06/07/2015 13:05 BST | Updated 06/07/2016 06:59 BST

Why, as a Parent, I'm Backing Yvette Cooper as Labour's Next Leader

I know that it can sometimes seem like politicians aren't 'real' people. But, believe me, we are.

Much more important to me than being an MP and shadow minister is that I am a mum. I have two children and although they are both grown-up (supposedly), once a mum, always a mum. I remember the difficulty of having to work and arrange childcare. Getting them up and ready for school, nagging them about their homework, which strangely seems to get harder as they get older, then battling to get them to bed at a sensible time - a task.

That's why I'm backing Yvette Cooper to be the next Leader of the Labour Party. As a working mum, she understands the pressures on modern family life.

We need a Leader who knows what challenges ordinary people face day to day, and who is committed to helping them. And as I see it, there are six major challenges that politicians need to get to grips with.

Family finances

Everyone needs to pay for the basics: food, fuel, a home and clothes. But children need more than this. Parents don't want to deny their children that day trip organised by school connected to their project, or swimming lessons, or some books and toys of their own.

We've heard about Tory plans to limit child benefit to the first two children in a family, and last week, it became clear that tax credits were in the firing line too. But 71% of families on tax credits are working. Low pay and insecure jobs means that tax credits are needed to top up family income.

Cameron has no plans to substantially raise the minimum wage or incentivise firms to pay the Living Wage, so it is low-income families who are going to bear the brunt - a loss of £1,400 a year by IFS estimates.

Yvette is committed to ensuring that those who work take home enough to make ends meet, instead of pulling the safety net out from under them.


This is a nightmare for many parents. Often, the cost of childcare when a parent goes back to work outweighs their earnings from that job - meaning they make a loss from working. Every family needs high quality, affordable childcare. Needs change as children grow older and siblings at different stages can't be parcelled up together.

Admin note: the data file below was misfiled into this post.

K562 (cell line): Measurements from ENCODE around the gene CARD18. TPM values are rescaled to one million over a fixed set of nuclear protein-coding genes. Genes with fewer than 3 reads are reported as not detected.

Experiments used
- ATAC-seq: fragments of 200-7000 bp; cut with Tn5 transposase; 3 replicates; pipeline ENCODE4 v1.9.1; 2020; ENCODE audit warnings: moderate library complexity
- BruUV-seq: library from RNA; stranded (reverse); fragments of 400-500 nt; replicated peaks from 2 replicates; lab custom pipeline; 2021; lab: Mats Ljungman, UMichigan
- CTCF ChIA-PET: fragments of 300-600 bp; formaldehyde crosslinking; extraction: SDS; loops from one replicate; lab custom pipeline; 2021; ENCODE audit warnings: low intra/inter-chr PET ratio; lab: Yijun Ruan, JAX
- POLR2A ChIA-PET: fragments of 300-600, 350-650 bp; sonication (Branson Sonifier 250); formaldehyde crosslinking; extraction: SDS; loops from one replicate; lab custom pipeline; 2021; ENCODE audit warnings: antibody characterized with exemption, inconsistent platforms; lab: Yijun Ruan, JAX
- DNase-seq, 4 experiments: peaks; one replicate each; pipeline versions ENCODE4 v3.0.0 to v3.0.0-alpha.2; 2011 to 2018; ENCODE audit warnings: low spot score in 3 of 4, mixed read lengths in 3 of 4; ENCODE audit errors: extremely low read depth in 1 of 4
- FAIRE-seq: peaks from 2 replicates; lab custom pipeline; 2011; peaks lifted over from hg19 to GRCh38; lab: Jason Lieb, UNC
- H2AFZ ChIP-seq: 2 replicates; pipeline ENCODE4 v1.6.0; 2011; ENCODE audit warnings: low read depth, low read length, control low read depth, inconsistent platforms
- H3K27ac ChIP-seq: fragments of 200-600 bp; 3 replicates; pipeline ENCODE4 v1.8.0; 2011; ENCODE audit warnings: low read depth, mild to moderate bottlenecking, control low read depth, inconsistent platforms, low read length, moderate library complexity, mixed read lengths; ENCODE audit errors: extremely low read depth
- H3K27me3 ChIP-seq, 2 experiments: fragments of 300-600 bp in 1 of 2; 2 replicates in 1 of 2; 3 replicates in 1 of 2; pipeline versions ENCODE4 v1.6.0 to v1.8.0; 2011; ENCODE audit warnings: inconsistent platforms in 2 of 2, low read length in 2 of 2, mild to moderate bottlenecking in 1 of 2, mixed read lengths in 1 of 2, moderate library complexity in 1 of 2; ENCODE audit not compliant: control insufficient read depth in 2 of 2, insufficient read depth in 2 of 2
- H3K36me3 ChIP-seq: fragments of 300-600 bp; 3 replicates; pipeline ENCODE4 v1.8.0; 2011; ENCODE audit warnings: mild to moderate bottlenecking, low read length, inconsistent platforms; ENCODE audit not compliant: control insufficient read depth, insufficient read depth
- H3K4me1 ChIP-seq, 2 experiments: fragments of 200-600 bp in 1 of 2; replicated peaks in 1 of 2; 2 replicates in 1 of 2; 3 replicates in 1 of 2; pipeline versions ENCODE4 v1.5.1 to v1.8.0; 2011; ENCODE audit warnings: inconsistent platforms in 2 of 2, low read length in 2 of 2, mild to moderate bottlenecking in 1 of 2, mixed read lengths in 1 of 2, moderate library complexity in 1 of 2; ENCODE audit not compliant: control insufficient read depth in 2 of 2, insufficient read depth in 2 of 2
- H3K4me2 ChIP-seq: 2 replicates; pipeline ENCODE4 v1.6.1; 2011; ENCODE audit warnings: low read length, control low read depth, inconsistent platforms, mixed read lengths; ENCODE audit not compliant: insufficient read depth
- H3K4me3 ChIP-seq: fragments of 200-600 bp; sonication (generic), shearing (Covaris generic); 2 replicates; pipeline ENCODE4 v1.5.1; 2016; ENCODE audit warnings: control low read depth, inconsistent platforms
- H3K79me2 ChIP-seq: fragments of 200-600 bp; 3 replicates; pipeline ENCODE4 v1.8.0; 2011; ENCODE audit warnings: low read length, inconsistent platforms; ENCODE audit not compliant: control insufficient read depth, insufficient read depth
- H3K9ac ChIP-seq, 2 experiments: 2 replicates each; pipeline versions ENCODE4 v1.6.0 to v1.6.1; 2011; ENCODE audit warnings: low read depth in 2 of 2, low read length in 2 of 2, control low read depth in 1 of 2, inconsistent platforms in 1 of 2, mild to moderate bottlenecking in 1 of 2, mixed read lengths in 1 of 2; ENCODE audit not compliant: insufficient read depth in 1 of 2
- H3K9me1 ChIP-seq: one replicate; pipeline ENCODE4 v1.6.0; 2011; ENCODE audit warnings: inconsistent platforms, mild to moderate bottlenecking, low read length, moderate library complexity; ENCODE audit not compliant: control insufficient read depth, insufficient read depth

Just before the election, the Tories finally realised that childcare mattered to people, so at the last minute they promised 30 hours free childcare for toddlers a week. Of course, just days after the election their promise began to unravel - they have no idea how they will pay for it. Childcare providers have been scathing.

Getting this right will be a top priority.

The 'sandwich generation'

It's a jolly sounding phrase that masks real problems. With the UK's population living longer, mothers are often finding themselves caring for their ageing parents at the same time as being responsible for teenagers, usually working as well.

This is hard because people no longer live in the same city or village. And just as you think 'I can relax now the offspring are leaving home', grandpa gets ill. We need better social care and support in place at the very time the Tories are undermining the local authorities with heavy cuts.

Mental health and children and adolescents

One of the myths of parenthood is that there's less to do as children grow older. Practical things get easier, but emotional ones don't. Of course not every adolescent has a nervous breakdown, but pressures and insecurities are growing for young people: exam stress, body image, learning to be independent all take time, attention, and energy from parents.

Slowly, mental health is gaining the recognition it deserves. From depression to bipolar disorder- we are beginning to realise how much support children and young people need. But there is still a long way to go before mental health is given parity with physical health, and the NHS is already under pressure.

Child protection online

As we become an ever more digital society, new problems emerge alongside all the opportunities.

When I was growing up, I didn't have to worry about cyber-bullying, seeing explicit material online, or self-harm websites, let alone grooming and child abuse imagery.

With Yvette, I pressured Cameron to demand internet providers automatically turn on filters unless an adult requests otherwise. We've worked with the internet giants to crackdown on child abuse imagery. But there is more to be done, and if Yvette becomes Leader, you can rest assured she won't stop until everyone is safe online.

Women and children as victims of crime

Sadly, women and children are still particularly vulnerable to certain types of crime, especially domestic abuse and sexual assault, and we are still learning to recognise other forms of violence, such as FGM and emotional abuse.

Yvette has been a tireless champion for women and children. She has spoken out about the shameful fall in convictions for sexual assault and the use of community sentences for domestic abuse. She has challenged Theresa May about police cuts, and worked with women's charities to raise awareness.

Solving one of these issues might seem difficult, and tackling all six might seem impossible. But I believe it is the duty of the Labour Party to take up that challenge and address them head on. We need a Leader who will champion families. And I know who I believe will do that.

Helen Goodman is the Labour Member of Parliament for Bishop Auckland